Before we get to the epic patagonian nature pics, I have a confession to make. Since we’ve made it through Patagonia safe and sound and I don’t have guilt about my parents worrying anymore, I feel I can finally admit that Jordan and I hitch hiked through most of Argentinian Patagonia. We hadn’t planned on traveling that way but were inspired by several other successfully hitching travelers and given confidence when a few local Argentinian retired couples explained that ‘everybody does it.’ In all honesty, hitch hiking was one of the best parts of our Patagonian adventure. We met the most amazing people, mostly older couples who had children our age. We heard stories from retired heli-ski instructors who fought border protection battles in the wilds of patagonia, we discovered some great new music (Generis anyone?), got to cuddle with several puppies (not even kidding), and ended up in some strange and unexpected places. There was the couple who picked us up in El Chalten who drove 3 hours out of their way on an unfinished dirt (mostly rocks) road to bring us to Luis Piedra Buena, a place they thought was safe and would ensure us further passage to our final goal of getting north. Sure, we ended up going in the opposite direction of where we had wanted to go (turns out our Spanish wasn’t quite as air tight as we thought), but how nice was that! It’s all part of the adventure anyway. See the end of the blog post for a few things we learned about hitch-hiking.

One incredibly generous gentleman picked us up on the outskirts of Puerto Madryn. What had originally been arranged as a ride into the center of town turned into us picking up his wife and daughter at kindergarten and staying in his spare cabaña near the beach for free for the next 4 days. I know…no such thing as a free lunch, right? Well it’s true, the nice man did ask a favor of us. He asked us to puppy sit a 4-week old Black Lab/German Shepard mix for a day and a half before he surprised his daughter with it. The traveling life can be quite hard sometimes….


After a few days in Puerto Madryn, soaking up some sun on the beach and watching the crowds of wind surfers cut through the surf, we headed on towards the Valdes Peninsula. Valdes is a large nature reserve containing one small town, Puerto Pirámides. The main sights we were hoping to see on the peninsula were elephant seals and an adult Orca skimming the surf to snatch baby sea lions. You can either hire a car for the day from Puerto Madryn or hire a car for the day from Pirámides, which is about the same price once all in. There is no public transportation on the peninsula. We decided to get to the Peninsula and then make arrangements there.

Logistically things worked out well for us. We met two independent Italian travelers (an art restorationist from Rome who worked on the Sistine chapel and a poet/painter who was also an internationally ranked, competitive para-glider) and decided to all go in on hiring a driver for the day to take us to see the wildlife. We saw elephant seals, but sadly did not see any Orca. There is a camp ground in Pirámides, but it was closed when we arrived for some inexplicable reason. We decided to just wander off into the sand dunes on the outskirts of town and guerilla camp. The sunsets and views were incredible and we fell asleep to the alternating howls of the whipping wind and a pack of wild dogs in the distance.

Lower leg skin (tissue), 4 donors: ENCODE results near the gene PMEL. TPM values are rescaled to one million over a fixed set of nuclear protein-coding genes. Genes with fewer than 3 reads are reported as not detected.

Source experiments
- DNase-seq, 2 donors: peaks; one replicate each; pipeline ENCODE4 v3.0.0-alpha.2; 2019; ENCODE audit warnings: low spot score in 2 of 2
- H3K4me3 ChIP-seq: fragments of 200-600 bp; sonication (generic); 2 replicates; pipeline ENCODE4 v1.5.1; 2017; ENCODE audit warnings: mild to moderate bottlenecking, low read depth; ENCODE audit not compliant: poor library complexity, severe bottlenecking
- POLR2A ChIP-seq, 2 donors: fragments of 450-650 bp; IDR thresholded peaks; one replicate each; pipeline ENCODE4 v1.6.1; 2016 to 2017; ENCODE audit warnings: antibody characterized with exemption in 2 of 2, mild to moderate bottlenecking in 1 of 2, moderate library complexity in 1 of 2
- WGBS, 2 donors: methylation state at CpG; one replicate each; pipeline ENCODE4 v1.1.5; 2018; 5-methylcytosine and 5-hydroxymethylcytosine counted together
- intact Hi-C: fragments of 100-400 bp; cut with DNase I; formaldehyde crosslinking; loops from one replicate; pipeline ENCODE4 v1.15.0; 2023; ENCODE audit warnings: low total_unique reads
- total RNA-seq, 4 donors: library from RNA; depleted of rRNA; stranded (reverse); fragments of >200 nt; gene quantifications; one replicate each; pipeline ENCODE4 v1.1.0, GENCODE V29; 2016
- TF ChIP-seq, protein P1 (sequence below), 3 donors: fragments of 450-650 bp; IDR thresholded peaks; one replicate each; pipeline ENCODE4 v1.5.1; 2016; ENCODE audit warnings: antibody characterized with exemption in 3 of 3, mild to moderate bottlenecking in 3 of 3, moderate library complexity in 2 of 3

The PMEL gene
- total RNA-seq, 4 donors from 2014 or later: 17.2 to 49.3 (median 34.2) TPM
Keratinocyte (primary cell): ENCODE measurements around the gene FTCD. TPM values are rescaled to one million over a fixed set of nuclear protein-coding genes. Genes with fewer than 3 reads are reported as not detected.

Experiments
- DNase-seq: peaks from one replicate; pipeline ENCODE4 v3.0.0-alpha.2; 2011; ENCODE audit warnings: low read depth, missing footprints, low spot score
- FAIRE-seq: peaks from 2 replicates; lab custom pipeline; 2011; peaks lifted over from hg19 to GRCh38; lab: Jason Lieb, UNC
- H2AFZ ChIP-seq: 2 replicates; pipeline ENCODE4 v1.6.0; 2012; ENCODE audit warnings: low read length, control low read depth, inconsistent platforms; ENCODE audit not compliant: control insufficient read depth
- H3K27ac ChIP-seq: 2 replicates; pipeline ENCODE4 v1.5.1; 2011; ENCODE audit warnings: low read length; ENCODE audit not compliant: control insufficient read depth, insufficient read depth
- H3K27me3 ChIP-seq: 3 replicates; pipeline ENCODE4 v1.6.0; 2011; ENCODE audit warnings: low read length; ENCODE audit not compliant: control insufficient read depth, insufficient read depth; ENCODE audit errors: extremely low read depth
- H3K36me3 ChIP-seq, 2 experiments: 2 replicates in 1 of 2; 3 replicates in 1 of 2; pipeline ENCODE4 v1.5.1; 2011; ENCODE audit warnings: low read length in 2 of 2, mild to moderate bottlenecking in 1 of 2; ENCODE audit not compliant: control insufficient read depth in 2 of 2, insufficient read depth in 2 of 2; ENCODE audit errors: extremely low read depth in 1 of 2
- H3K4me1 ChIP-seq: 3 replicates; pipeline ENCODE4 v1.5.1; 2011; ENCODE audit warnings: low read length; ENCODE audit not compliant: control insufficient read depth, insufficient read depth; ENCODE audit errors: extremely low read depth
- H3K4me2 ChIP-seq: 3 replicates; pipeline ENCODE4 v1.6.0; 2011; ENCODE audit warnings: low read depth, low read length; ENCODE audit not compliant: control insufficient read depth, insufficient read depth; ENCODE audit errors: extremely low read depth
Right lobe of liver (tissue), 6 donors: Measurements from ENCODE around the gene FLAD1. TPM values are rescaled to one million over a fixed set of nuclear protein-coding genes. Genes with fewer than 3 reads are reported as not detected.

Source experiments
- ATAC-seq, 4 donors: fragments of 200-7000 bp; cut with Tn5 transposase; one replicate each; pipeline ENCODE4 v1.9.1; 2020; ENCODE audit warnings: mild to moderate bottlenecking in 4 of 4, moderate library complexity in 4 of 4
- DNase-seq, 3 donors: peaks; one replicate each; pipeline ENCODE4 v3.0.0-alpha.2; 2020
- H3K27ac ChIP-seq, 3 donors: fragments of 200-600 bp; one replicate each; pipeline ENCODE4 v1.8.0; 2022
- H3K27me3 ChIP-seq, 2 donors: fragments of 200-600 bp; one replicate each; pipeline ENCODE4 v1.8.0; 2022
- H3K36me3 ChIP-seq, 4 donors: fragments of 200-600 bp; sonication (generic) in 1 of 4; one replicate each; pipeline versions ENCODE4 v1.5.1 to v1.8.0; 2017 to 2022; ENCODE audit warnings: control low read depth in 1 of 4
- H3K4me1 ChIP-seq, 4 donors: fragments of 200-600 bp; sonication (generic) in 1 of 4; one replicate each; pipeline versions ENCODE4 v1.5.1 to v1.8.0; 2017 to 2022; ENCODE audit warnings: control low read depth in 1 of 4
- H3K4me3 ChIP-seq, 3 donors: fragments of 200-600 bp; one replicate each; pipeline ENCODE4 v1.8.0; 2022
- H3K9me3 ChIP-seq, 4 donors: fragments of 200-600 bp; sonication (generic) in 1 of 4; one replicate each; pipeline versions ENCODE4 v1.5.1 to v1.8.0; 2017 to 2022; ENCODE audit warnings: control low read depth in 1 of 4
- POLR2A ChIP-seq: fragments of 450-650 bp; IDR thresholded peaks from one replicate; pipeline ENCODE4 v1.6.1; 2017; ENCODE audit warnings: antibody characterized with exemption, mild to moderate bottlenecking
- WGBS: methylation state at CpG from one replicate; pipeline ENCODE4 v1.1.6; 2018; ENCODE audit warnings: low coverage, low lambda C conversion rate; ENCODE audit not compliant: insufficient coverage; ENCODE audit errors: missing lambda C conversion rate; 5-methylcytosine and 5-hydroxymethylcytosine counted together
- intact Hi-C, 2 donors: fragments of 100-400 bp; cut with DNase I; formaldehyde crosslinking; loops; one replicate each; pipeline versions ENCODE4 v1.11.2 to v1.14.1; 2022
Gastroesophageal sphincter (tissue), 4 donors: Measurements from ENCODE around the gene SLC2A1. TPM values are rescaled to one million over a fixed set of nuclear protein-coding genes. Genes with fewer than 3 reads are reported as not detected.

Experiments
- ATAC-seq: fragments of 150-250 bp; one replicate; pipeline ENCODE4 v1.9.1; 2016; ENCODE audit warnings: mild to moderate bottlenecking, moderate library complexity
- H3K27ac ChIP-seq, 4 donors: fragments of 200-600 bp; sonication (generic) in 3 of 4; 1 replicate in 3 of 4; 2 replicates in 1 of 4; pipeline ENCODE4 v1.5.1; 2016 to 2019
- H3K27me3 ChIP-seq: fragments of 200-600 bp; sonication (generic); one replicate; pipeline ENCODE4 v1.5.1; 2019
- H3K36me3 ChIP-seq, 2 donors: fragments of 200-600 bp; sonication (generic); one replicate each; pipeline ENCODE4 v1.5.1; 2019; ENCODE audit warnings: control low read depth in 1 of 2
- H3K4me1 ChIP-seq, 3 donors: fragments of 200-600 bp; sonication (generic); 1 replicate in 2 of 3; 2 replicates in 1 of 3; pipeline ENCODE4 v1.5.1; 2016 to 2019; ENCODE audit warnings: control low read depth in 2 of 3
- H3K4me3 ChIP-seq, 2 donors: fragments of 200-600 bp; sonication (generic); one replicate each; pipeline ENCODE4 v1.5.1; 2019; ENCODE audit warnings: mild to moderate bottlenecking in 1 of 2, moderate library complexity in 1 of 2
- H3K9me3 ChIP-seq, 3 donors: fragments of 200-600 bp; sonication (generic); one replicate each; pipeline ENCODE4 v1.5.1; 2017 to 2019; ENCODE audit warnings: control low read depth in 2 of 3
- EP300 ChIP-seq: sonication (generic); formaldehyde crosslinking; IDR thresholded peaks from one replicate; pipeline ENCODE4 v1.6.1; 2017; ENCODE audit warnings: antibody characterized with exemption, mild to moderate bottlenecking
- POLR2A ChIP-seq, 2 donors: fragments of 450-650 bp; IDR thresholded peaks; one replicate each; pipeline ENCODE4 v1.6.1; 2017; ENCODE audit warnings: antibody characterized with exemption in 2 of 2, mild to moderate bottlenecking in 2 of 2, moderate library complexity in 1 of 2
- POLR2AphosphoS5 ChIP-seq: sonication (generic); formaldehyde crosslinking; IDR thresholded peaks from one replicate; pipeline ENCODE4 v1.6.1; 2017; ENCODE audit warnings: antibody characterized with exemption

DSC05032 DSC05041 DSC05049 DSC05061 DSC05097 DSC05174 DSC05194 DSC05214  DSC05232

What we learned about Hitch-hiking:

  • Acknowledge that this can be dangerous so always trust your gut and never take a ride if it doesn’t feel right.
  • Don’t go by yourself! Although it is harder to get a ride as your group gets larger, I would not have done it if I wasn’t with Jordan.
  • Buy a road map so you always know where you are, where you are dropped off and which road you should start hitching on to get out of town.
  • Don’t start hitching from the center of town because most of the traffic will be staying local. Try heading out towards the city limit preferably on the road that leads out of town.
  • Start early in the day, its not fun arriving somewhere at night.
  • In patagonia, and most of Argentina, everyone drinks mate. It is nice to travel with a hot thermos and a bag of mate to offer your driver. We found we had a lot of luck while waving our bag of mate and a giant chocolate bar to the cars as they passed us.
  • You don’t need a sign. They can be hard for the driver to read and a thumb or a waving chocolate bar works just as well.
  • to hitch-hike in spanish is ‘hacer dedo’